Noah Baumbach‘s last couple of movies (“Margot at the Wedding,” “Greenberg“) were so glum and dour that they gave off the sensation of physical weight; they literally dragged you down. So it comes as something of a surprise that “Frances Ha” is such an effervescent bobble – a fizzy pop confection that’s equally indebted to the French New Wave, Woody Allen and the collection of soul and disco songs sprinkled throughout the soundtrack (has a Hot Chocolate jam ever been put to better use?) Inspired by Baumbach’s co-writer/muse/girlfriend/star Greta Gerwig (in a truly breakout performance), “Frances Ha” investigates the incredibly specific emotional space between two female friends and the way that life, cresting the 30-year-mark, seems to become less about hope and promise and more about compromise and concessions. It’s a movie about easing into adulthood in a city (New York) where everyone thinks that they’re still eighteen. Captured in timeless, velvety black-and-white, “Frances Ha” is a movie so effortlessly joyful that it almost bounces across the screen. As a struggling dancer dealing with the dissolution of her longtime relationship, a fractured relationship with her former best friend/roommate, and a series of creative endeavors that never seem to pan out, Gerwig’s Frances is someone who pinballs through life without much thought. You get the impression that she would devolve into one of Baumbach’s surly, self-centered misanthropes if she ever slowed down long enough to evaluate the situation. Thankfully she never does. [Read our review]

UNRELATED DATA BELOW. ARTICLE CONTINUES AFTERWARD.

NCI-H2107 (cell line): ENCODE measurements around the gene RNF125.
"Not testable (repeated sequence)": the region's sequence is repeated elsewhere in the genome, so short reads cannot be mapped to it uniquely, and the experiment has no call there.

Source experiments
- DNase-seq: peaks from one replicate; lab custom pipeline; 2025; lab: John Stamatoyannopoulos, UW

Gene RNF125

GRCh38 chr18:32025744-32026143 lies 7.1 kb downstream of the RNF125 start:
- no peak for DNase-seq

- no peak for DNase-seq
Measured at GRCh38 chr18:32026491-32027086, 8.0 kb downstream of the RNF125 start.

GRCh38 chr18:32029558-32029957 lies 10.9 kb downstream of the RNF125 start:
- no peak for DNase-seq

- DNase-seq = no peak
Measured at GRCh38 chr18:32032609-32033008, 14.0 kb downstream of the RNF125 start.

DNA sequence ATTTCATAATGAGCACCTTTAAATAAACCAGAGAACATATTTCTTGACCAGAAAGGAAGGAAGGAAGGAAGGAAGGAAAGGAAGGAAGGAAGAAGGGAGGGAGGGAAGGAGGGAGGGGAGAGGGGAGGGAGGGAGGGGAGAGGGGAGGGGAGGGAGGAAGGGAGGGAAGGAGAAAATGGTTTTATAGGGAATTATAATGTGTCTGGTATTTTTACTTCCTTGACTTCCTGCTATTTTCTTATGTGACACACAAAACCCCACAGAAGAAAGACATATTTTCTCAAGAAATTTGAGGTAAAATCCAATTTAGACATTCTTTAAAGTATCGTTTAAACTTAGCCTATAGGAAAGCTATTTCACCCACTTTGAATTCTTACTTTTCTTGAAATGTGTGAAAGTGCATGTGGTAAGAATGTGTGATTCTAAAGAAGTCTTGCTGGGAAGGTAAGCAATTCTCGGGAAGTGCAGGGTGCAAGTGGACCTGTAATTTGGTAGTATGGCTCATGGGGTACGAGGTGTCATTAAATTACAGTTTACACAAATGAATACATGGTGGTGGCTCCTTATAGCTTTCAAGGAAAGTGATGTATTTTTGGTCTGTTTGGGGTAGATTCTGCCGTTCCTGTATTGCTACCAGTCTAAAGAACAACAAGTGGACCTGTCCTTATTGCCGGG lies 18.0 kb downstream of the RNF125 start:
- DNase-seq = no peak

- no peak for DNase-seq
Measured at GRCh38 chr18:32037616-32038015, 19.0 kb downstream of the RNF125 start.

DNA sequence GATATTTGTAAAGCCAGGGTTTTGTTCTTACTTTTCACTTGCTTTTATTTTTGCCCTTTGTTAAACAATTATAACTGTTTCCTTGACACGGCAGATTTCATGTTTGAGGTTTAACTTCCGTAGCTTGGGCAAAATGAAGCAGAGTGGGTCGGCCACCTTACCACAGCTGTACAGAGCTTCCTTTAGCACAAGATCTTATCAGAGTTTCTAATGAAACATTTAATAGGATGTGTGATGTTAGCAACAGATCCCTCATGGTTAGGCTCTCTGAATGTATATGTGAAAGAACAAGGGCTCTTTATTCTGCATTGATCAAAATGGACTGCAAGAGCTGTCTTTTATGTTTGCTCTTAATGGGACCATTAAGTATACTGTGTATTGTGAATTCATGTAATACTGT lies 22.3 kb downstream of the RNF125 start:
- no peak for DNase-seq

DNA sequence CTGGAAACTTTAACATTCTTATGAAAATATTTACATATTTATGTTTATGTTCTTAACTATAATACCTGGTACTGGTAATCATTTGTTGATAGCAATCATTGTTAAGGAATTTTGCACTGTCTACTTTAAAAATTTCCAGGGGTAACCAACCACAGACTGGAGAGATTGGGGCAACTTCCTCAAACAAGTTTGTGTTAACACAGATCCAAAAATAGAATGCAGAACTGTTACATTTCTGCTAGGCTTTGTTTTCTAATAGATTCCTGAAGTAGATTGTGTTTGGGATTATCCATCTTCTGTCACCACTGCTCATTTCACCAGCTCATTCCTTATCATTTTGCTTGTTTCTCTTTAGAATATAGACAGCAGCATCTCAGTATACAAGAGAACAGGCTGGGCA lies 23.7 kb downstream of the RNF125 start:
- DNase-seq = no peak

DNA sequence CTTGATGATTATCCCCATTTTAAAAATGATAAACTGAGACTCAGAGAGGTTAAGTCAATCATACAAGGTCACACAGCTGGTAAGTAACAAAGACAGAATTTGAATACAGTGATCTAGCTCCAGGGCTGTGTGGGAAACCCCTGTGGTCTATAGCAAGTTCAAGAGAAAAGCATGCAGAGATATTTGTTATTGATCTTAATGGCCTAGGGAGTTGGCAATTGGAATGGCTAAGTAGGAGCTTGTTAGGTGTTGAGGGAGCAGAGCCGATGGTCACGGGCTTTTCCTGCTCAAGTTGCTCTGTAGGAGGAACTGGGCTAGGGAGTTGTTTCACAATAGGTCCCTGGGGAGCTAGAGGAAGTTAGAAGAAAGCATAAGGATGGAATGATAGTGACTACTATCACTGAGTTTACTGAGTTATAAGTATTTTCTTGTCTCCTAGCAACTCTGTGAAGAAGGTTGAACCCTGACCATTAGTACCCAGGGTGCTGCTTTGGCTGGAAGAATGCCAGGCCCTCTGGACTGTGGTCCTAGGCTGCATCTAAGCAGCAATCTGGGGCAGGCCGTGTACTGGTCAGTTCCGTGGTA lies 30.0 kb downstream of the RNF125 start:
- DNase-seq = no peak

“The Kings Of Summer“